configuring a new laptop PC

Community Beginner ,
Jul 19, 2022 Jul 19, 2022

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I'm shopping a new laptop and was wondering which do's and don't's are important.

I would start with 16 GB of RAM, an Intel i7 (not sure which one) and at least 1/2 TB of SSL memory.

I'm very unsure about the benefits of a graphics card.  One might assume that being a very graphical (vs. textual) application, more would help here, but I recall reading somewhere that this wasn't necessarily true..

 

Links to published benchmarks would be appreciated as well as personal views based on experience.

 

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LEGEND ,
Jul 19, 2022 Jul 19, 2022

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Is this a question related to Lightroom Classic? You don't really say.

 

If your new laptop has a 4K monitor, then you need a good graphics card to go with it. If it has <4K monitor, probably a lower end graphics card is all you need. I would in either case go for the fastest CPU you can afford. (Note: these statements apply to Lightroom Classic only, other software may have different requirements)

 

What is "SSL memory"?

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Community Beginner ,
Jul 19, 2022 Jul 19, 2022

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Thanks. 

I meant to say "SSL storage" - which is solid state storage instead of traditional disc storage.  Loads much, much faster.

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Contributor ,
Jul 19, 2022 Jul 19, 2022

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@Newmarket2 

Much depends on your needs and your budget.

 

For instance I find myself now in need to upgrade but photography is my "job" so I need the best specs possible to do heavy edits, mange thousandths of photos, printing, etc...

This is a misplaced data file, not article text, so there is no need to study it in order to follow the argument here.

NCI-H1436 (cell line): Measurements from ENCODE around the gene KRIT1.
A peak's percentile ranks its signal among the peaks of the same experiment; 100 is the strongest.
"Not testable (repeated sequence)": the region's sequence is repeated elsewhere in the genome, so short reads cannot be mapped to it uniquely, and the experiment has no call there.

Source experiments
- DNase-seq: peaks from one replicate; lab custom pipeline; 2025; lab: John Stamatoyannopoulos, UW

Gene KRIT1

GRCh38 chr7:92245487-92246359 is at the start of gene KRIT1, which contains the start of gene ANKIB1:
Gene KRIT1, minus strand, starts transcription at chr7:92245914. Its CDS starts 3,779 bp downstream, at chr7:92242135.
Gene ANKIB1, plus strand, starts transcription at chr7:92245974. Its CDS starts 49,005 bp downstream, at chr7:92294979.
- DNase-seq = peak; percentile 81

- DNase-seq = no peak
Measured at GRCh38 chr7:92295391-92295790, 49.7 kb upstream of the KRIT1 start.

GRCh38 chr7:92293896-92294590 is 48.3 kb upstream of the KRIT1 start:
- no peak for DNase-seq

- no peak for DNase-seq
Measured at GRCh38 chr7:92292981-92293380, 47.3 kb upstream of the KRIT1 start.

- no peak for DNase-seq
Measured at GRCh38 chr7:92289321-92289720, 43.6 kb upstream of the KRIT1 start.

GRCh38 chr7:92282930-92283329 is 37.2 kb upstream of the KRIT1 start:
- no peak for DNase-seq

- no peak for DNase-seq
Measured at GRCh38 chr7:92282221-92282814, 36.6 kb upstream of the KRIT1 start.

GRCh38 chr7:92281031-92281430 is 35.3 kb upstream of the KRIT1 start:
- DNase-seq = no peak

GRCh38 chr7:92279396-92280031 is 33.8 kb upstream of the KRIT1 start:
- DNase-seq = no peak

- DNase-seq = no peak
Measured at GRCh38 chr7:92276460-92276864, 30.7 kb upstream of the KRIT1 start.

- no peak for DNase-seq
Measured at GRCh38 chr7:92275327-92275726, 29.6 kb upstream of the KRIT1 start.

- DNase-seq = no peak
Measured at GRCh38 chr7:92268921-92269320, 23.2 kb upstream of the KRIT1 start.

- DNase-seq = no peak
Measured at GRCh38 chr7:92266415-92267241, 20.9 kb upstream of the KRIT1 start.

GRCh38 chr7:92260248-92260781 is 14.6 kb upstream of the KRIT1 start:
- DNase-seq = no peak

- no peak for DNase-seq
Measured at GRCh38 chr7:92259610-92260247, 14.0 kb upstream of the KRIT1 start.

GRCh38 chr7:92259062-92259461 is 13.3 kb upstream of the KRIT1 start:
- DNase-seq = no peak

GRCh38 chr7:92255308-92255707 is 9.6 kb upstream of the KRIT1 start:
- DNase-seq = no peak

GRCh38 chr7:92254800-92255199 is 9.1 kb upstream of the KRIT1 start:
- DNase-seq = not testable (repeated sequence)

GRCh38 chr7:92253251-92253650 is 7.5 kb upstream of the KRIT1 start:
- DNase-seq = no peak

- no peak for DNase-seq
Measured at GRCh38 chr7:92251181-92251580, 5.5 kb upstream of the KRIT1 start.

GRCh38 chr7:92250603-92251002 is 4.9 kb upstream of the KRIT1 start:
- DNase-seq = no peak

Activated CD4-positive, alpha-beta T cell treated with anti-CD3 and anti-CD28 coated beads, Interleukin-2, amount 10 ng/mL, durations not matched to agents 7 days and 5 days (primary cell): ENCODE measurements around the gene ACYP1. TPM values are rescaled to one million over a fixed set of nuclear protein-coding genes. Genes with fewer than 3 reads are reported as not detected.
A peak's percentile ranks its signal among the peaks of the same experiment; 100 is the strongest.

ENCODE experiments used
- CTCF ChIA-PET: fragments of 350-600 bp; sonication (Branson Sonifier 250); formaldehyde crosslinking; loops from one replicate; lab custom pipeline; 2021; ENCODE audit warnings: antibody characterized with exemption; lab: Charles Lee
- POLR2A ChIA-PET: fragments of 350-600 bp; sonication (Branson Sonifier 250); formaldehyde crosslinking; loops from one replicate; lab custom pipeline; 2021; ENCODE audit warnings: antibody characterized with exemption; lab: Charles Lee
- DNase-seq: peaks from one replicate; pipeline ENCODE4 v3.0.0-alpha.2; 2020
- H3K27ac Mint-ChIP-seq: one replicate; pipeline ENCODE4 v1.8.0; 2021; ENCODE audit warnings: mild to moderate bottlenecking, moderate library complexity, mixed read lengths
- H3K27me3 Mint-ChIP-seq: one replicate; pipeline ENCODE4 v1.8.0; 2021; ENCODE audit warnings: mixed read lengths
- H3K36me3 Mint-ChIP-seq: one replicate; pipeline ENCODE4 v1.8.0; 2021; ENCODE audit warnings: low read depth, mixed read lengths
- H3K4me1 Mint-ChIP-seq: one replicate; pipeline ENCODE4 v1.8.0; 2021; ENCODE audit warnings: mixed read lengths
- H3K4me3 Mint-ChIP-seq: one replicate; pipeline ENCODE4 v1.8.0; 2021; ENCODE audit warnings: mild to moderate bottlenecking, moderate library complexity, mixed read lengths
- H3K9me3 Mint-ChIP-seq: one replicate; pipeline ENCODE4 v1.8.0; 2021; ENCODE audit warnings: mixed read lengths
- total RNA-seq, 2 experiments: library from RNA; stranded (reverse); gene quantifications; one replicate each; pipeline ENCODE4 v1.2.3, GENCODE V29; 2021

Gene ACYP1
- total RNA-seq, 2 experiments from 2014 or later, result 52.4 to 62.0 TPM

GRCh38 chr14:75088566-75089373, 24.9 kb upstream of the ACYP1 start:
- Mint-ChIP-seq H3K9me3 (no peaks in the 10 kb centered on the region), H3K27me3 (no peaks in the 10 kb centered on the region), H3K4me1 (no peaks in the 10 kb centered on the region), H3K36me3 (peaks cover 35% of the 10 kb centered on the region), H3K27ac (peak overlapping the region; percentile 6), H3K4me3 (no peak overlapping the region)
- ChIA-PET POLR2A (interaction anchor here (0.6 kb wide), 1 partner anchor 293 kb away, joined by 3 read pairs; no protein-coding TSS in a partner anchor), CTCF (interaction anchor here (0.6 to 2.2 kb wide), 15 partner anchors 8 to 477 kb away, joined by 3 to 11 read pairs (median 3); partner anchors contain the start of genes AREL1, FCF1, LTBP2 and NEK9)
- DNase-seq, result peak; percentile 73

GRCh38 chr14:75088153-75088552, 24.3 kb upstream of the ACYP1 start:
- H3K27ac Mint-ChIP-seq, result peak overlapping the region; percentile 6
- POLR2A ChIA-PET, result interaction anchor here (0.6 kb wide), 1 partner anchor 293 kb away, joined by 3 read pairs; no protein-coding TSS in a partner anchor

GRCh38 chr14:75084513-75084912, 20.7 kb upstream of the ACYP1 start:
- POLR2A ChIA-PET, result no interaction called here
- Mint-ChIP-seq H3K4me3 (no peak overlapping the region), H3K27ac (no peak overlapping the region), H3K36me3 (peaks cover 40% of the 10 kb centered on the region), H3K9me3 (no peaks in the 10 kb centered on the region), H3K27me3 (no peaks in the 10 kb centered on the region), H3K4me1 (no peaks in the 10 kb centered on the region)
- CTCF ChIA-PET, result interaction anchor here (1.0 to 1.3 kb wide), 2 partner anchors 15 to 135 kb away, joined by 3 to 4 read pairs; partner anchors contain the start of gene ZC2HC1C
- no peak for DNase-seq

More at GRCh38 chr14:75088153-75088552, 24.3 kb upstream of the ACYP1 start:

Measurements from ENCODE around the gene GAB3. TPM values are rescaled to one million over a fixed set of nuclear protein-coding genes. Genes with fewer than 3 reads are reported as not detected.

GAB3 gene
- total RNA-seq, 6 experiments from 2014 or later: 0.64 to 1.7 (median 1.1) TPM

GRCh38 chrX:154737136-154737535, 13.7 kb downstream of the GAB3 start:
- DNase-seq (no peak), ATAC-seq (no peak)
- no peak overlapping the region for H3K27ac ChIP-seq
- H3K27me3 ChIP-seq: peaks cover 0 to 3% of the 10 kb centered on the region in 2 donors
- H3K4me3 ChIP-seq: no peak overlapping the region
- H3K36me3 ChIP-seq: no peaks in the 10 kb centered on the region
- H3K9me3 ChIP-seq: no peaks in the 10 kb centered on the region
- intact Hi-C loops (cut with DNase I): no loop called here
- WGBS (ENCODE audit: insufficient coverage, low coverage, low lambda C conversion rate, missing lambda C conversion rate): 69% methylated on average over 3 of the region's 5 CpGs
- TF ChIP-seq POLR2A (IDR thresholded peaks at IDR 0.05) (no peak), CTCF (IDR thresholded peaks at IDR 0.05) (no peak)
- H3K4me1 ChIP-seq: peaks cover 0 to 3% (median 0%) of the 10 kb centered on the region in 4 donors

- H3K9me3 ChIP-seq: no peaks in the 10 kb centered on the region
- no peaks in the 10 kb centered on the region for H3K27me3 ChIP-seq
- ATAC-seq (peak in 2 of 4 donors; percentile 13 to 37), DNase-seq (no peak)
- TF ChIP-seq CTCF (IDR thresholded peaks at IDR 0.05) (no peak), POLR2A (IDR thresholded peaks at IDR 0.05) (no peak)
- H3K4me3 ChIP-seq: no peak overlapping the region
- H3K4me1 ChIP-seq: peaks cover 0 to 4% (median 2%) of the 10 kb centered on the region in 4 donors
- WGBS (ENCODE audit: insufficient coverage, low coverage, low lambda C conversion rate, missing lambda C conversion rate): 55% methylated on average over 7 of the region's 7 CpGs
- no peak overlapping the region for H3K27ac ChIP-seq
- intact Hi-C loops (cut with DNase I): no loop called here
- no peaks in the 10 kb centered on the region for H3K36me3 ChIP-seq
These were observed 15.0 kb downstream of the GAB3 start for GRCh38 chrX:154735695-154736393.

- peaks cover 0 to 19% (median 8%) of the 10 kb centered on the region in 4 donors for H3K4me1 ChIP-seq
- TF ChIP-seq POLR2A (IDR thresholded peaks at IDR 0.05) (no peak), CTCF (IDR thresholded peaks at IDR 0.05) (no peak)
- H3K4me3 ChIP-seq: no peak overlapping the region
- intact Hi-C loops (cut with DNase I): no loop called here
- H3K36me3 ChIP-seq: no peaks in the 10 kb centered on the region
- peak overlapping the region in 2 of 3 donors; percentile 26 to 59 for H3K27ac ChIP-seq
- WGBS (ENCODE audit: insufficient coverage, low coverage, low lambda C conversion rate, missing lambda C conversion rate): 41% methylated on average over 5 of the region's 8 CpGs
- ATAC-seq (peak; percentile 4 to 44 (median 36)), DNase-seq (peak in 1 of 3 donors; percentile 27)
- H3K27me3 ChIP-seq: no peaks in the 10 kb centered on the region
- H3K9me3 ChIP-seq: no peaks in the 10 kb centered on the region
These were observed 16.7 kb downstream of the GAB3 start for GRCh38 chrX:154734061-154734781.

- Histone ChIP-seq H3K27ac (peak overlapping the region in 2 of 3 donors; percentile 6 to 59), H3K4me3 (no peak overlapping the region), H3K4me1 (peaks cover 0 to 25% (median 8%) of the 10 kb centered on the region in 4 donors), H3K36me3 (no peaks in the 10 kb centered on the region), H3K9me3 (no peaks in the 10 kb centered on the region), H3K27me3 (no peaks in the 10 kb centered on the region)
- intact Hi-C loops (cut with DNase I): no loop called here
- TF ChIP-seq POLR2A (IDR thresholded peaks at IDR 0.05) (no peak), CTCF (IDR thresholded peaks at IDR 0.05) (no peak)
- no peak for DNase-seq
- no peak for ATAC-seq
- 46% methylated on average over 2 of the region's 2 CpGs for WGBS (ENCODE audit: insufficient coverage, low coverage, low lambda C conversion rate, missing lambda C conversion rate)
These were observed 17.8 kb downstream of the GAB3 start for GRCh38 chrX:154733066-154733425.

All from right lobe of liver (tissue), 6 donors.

You might be happy and satisfied to work with a "lower specs"  machine than the one that I/we could suggest you.

 

.

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Adobe Community Professional ,
Jul 19, 2022 Jul 19, 2022

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As others have mentioned, this really depends on your personal needs. For me, because I work on large files, I run a minimum of 64 GB of RAM and a much higher amount of storage.

Perhaps you can share situations, and perhaps we can offer better specifics.

warmly/j

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Community Beginner ,
Jul 19, 2022 Jul 19, 2022

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More specifics, then....

I am not a professional and I seldom print my images.  I've got around 23k pictures in my catalog.  My largest files are around 33MB (.NEF) but most are under 30MB. 

So, casual amateur mostly working for my own pleasure. 

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Contributor ,
Jul 19, 2022 Jul 19, 2022

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@Newmarket2 

 

Well then I think you would be good with 32gb of Ram it would give you more room for the future (16gb is really the bare minimum to survive IMO)

If you store you photos internally the go for SSD (4TB) but those are expensive.

 

Perhaps chose a smaller internal SSD (1tb) and then for much, much less, buy a good 4tb external HDD.

You don't want to lose your photos so in case buy 2 HDD or but and inexpensive Backblaze cloud storage license (I recommend this one to all Professional and not)

 

Monitor wise 4k to me is still a better choice...in case you can watch good movies on the laptop.

 

GPU you are looking at 6-8Gb with 4k

 

Brand wise Dell allows, in most cases, to customize your Laptop with your desired configuration so it it's a good choice of brand (also check Asus)

 

.

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LEGEND ,